Often-Overlooked Answers: As difficult as these questions are, they do not keep the God of the Bible from responding to the possibility of real marital cruelty.

Moses did more than describe God’s sacred purpose for marriage (Genesis 2). He also wrote laws granting the protection of divorce to the most powerless and socially disadvantaged women in Israel. Even for daughters who were sold into slavery to pay for a family’s financial debt (Exodus 21:7-11), and for foreign women captured as spoils of war (Deuteronomy 21:10-14), Moses made laws granting protection from husbands who showed willful disregard and neglect of their marital obligations.
In another law, Moses allowed a husband to divorce his wife with only one surprising restriction: he could not marry the same woman again if she was divorced or widowed from another man in the meantime (Deuteronomy 24:1-4). In a legal system severe enough to require the death penalty for those who committed adultery, Moses recognized hard-hearted cruelty that could be worse than divorce.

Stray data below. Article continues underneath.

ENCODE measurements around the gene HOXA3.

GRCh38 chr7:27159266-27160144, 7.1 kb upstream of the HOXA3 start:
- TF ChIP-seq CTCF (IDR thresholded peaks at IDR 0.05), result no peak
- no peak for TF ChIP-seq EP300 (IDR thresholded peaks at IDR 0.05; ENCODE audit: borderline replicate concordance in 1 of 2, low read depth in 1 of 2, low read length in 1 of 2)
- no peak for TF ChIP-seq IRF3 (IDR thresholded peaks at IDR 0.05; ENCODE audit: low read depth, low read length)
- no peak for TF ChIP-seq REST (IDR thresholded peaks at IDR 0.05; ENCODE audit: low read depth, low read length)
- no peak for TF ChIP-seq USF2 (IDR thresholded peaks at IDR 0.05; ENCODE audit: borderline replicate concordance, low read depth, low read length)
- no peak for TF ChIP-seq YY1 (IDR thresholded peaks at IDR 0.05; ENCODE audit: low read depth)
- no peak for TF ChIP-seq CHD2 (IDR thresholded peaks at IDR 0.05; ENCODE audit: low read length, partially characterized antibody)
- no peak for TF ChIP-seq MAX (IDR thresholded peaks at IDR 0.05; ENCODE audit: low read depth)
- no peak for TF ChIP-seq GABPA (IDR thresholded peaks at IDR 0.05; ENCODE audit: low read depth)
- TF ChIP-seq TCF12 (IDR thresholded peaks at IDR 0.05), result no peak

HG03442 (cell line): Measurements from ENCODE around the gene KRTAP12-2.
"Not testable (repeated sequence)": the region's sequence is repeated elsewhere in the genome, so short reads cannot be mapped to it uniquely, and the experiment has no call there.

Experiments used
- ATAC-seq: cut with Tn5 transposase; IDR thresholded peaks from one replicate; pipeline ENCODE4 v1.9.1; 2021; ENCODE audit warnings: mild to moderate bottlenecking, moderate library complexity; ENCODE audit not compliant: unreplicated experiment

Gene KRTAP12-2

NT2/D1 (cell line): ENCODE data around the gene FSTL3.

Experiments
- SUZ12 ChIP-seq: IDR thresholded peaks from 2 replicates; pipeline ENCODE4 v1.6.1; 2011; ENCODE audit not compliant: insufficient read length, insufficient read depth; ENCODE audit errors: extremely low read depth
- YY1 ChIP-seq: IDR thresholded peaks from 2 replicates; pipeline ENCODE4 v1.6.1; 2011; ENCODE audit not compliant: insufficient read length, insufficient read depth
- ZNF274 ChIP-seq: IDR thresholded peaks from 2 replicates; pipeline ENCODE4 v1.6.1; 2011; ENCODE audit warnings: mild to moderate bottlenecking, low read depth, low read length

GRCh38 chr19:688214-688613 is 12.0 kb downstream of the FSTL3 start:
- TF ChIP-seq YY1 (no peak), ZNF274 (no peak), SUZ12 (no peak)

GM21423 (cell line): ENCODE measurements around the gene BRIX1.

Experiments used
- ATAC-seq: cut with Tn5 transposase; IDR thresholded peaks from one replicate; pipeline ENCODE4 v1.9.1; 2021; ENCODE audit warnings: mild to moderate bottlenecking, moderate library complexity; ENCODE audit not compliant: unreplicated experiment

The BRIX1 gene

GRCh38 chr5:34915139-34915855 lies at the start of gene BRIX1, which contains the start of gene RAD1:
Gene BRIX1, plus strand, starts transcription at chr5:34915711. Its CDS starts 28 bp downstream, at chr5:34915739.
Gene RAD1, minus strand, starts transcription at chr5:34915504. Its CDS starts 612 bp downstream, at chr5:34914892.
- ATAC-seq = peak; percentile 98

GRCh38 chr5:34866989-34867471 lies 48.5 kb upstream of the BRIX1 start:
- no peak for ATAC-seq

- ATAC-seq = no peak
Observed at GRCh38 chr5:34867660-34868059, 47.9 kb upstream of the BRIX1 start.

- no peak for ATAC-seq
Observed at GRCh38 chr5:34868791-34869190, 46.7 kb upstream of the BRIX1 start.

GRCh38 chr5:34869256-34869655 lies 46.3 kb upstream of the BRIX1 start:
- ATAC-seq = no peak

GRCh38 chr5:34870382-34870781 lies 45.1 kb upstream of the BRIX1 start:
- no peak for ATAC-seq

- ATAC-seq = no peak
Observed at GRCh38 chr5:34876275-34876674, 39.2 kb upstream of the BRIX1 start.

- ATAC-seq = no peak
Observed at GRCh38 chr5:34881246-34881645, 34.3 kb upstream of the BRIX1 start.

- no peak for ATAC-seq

But is it right for us to call attention to these Mosaic laws when Jesus corrected religious leaders who were quoting Moses’ tolerance for divorce?

Jesus repeatedly corrected the misuse of Moses. When talking to self-centered men who were looking for legal loopholes to divorce “for any reason,” He talked about the importance of marital permanence. To such men, the Lord emphasized that God’s original intent was that marriage be a lifelong relationship.

But it would be a mistake to assume that Jesus would respond to a victim of domestic abuse in the same way. In parallel situations dealing with other laws, Jesus respected the intent of the law as well as its words.

Consider, for instance, the way He applied Sabbath law that, under Moses, required the death penalty for infraction. According to the gospel of Luke, Jesus went into a synagogue on the Sabbath and healed a woman who had been bent over for 18 years. When the ruler of the synagogue saw what Jesus had done, he was angry and accused Jesus of violating the no-work policy of the seventh day. Jesus, however, showed that it was the leader of the synagogue who misunderstood the intent of Sabbath law (Luke 13:10-16). In a similar incident, Jesus later asked, “Which of you, having a donkey or an ox that has fallen into a pit, will not immediately pull him out on the Sabbath day?” (14:5).